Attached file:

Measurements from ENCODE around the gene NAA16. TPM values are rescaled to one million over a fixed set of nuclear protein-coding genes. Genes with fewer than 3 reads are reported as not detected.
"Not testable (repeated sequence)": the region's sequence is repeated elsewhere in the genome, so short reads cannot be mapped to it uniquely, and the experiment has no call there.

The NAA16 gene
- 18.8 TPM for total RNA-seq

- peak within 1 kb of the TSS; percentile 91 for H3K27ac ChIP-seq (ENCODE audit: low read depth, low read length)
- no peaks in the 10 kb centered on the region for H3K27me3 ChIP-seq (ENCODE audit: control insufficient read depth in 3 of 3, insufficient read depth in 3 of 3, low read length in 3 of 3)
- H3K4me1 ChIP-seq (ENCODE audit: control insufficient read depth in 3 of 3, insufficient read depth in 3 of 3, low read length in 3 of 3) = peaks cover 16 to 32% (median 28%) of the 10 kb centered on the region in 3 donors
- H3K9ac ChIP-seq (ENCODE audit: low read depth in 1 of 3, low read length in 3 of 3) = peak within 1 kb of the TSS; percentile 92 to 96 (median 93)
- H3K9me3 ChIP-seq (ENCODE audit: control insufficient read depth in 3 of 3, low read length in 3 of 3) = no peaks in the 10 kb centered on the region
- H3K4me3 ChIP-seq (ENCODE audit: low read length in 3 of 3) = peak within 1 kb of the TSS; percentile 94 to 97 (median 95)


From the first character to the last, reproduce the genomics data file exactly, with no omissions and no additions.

Measurements from ENCODE around the gene NAA16. TPM values are rescaled to one million over a fixed set of nuclear protein-coding genes. Genes with fewer than 3 reads are reported as not detected.
"Not testable (repeated sequence)": the region's sequence is repeated elsewhere in the genome, so short reads cannot be mapped to it uniquely, and the experiment has no call there.

The NAA16 gene
- 18.8 TPM for total RNA-seq

- peak within 1 kb of the TSS; percentile 91 for H3K27ac ChIP-seq (ENCODE audit: low read depth, low read length)
- no peaks in the 10 kb centered on the region for H3K27me3 ChIP-seq (ENCODE audit: control insufficient read depth in 3 of 3, insufficient read depth in 3 of 3, low read length in 3 of 3)
- H3K4me1 ChIP-seq (ENCODE audit: control insufficient read depth in 3 of 3, insufficient read depth in 3 of 3, low read length in 3 of 3) = peaks cover 16 to 32% (median 28%) of the 10 kb centered on the region in 3 donors
- H3K9ac ChIP-seq (ENCODE audit: low read depth in 1 of 3, low read length in 3 of 3) = peak within 1 kb of the TSS; percentile 92 to 96 (median 93)
- H3K9me3 ChIP-seq (ENCODE audit: control insufficient read depth in 3 of 3, low read length in 3 of 3) = no peaks in the 10 kb centered on the region
- H3K4me3 ChIP-seq (ENCODE audit: low read length in 3 of 3) = peak within 1 kb of the TSS; percentile 94 to 97 (median 95)